Friday, February 4, 2011

Medicine: The Modern Priesthood (2 of 2)

Part 2

Priesthoods have served many various purposes throughout history, and have had many features which I’ve described. But the one that is perhaps most critical and constant is the role of the priest as intercessor for the people. Priests mediate between man and his gods. In ages past, these gods ranged from spirits of the deceased to Greek Pantheon and eventually to a unified God. The priests would be the intercessors, the ones who, through rite and ritual, could make the requests of the people known to the gods.

Doctors serve the very same purpose today. The people now are secular, and the gods whom they worship are material. We no longer fear lightning from Zeus, but we do fear thrombosis from Hypertension. We do not worry about black bile (“Melancholy”), but we do Major Depressive Disorder. Demons torment us no more, but bacteria do. There once were demons which could not be driven out, and now there is MRSA.

We have the role of telling people what the people must do to ward off disease, and if they are afflicted with it, how to cure it. Our role in society is the same. The major difference is efficacy. Shamans indeed mediated, but only recently have we developed the tools to have some assurance that we’re actually helping.
For most societies, intercession was no civil discourse between priest and god; it was a thing of fear and wonder. Throughout the ages, men would bring their firstfruits, the first and best of their harvest or animals and these would be given up to be sacrificed by the priests to the gods. The unblemished, the pure, the best, the strong were given to ward off disaster and to bring blessings.

We are no longer farmers, and we have no lambs to offer, but we also offer our first and our best. These payments are truly firstfruits; for many, healthcare is paid by the employer and the money is never seen by the employee. The major difference is not in currency, but in amount. Under a Theocracy, the Hebrews had to pay a tithe (“a tenth”) to God and this amount then became a benchmark (or goal) for giving in various Christian systems. But what do we hand over to our priests? Of every hundred dollars we earn, sixteen go to the priests (3). And unlike the merciful Bronze Age, we demand more from our poor than we do from our rich; we demand the poor pay twenty of every hundred dollars to appease our gods of disease (4). We make these huge sacrifices for the blessings of health and longevity just as our fathers and our father’s fathers have for generations.

So what shall we do? Should medicine repent of our becoming a Priesthood? No; the people have bestowed on us these holy garments, and we must honor them as best we can. Medicine is set apart (literally, sanctified) from other professions; our order predates the twentieth century. We have become part of a proud tradition, a tradition critical for the flourishing of the soul of humanity. We are not just chemical mechanics, raising blood levels of this, blocking receptors with that. One of our professors recently said, “People don’t come to a place like Stanford to be healed. They come to find out why this is happening to them.” A reason is what people want of us.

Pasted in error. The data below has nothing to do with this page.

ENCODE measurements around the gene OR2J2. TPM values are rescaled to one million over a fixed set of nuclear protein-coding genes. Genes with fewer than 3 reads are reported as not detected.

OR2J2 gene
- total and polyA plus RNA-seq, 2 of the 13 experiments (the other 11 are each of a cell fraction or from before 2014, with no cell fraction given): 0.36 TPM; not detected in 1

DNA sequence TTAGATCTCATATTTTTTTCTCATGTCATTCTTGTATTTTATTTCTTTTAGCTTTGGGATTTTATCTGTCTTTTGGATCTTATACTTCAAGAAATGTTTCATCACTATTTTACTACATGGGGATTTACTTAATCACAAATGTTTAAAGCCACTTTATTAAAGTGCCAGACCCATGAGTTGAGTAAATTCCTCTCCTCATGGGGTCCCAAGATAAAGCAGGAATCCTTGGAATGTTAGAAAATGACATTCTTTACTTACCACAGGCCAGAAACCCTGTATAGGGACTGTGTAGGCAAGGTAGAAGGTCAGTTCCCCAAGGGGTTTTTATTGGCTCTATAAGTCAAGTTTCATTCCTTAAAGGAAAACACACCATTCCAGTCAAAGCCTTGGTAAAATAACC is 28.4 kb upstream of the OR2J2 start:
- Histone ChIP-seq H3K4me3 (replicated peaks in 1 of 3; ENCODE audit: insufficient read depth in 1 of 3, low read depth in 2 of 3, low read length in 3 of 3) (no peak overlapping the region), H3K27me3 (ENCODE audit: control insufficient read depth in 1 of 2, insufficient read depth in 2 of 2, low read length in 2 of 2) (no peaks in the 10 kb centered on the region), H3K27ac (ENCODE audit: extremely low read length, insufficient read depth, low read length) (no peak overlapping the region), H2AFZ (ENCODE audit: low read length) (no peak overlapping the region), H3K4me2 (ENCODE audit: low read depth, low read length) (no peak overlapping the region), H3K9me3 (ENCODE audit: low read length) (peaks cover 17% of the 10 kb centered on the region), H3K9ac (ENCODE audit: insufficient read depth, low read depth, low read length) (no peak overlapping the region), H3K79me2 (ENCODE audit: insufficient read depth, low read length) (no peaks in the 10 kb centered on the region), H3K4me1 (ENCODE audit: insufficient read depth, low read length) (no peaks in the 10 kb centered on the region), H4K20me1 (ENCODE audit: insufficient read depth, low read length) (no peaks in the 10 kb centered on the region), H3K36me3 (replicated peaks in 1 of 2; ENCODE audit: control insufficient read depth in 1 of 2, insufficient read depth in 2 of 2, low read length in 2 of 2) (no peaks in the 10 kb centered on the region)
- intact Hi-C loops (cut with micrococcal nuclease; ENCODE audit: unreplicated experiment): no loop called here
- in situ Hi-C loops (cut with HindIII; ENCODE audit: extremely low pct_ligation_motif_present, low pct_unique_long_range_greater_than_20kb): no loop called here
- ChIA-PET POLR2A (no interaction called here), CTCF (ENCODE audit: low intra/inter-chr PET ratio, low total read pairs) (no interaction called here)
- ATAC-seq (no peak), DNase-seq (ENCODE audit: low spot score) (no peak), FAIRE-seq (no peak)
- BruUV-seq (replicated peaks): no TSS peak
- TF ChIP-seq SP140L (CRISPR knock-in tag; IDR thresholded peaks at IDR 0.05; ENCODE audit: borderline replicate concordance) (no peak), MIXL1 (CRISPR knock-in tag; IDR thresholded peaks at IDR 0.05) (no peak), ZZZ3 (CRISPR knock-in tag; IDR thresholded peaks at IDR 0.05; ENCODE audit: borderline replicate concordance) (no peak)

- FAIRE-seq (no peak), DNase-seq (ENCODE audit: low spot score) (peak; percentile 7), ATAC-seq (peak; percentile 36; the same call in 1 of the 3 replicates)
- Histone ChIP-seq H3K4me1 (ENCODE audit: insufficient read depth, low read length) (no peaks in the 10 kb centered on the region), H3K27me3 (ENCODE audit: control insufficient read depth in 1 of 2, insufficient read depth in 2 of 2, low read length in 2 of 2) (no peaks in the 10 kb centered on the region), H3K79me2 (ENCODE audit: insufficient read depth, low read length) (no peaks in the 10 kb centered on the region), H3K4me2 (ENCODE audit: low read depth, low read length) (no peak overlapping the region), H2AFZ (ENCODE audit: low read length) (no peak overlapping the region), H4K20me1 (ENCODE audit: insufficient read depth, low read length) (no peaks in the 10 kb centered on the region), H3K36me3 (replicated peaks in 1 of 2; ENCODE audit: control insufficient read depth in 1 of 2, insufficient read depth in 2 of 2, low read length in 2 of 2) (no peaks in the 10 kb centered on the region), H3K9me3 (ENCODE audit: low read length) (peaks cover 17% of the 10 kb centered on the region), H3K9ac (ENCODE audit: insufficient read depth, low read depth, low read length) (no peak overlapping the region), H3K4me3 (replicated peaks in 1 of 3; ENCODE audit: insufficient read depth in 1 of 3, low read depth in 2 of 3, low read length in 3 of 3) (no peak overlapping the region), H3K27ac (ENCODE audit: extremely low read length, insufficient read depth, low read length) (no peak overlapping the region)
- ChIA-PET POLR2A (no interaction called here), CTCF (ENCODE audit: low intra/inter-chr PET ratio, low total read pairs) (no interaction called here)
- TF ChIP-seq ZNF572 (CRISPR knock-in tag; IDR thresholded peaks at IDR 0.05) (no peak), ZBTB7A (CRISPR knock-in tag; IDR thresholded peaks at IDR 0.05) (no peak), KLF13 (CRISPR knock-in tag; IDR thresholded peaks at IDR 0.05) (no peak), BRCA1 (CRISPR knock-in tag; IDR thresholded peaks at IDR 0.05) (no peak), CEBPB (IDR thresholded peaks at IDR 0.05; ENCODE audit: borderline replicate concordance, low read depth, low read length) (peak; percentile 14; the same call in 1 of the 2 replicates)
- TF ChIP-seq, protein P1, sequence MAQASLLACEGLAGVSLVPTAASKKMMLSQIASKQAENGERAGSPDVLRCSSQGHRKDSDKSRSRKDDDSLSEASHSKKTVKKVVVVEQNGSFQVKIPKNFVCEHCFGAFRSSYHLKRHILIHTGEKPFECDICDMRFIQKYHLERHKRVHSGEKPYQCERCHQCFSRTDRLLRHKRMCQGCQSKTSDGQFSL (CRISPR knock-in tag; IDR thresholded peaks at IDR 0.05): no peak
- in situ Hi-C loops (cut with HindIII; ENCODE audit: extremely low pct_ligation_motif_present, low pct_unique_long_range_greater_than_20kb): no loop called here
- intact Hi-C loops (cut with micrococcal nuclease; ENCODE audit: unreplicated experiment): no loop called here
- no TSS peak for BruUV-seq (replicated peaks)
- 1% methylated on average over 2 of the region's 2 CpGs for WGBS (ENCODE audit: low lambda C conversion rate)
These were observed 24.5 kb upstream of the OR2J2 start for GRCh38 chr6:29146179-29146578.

I think the medieval physician Maimonides described our role best:
 In Thine Eternal Providence Thou hast chosen me to watch over the life and health of Thy creatures.(5)
We must remember that ours is a holy calling, one set apart. Let us make ourselves worthy of the honor bestowed on us. Let us humbly and graciously accept the trust our patients give us with their bodies and even their souls. They want us to walk with them, to explain the world to them, to talk with them. They want us to mediate for them. And though our training is mostly in offering dollar sacrifices to MRIs and branded drugs, let us be the sort of priests that aspire to heal both body and soul. Most of all, let us watch over the life and death of our patients.

(4) [Stat on poor paying more]. Baker, Lawrence “Health Policy: Health Reform: Proposals, Policies, and Politics.” Lecture. Monday, 3/2/2009


  1. thanks for your thoughts Dave, I particularly enjoyed the bit about fears changing as well the closing. I keep said "Daily Prayer of a Physician" handy after being handed a copy by a wise patient on my first third year rotation. I think it was actually written by Marcus ben Herz rather than Maimonides (though not surprising that it was attributed to the latter for a long time).

    Hope you are well


  2. That is an awesome prayer! It's so much better than all the other physician oaths!

    Maimonides Prayer (the long one) seems to be actually from Maimonides (at least according to the 1917 "California State Journal of Medicine", see the second reference); the shorter Oath is probably from Herz. I had previously quoted the Herz version; thank you for the correction.

  3. Interesting writing....I would add that Christian doctors should be representatives of Jesus Christ (2 Cor 5:20)and should have more than just physical/chemical answers. CCC offers Health students spiritual preparation in the Health Student Project

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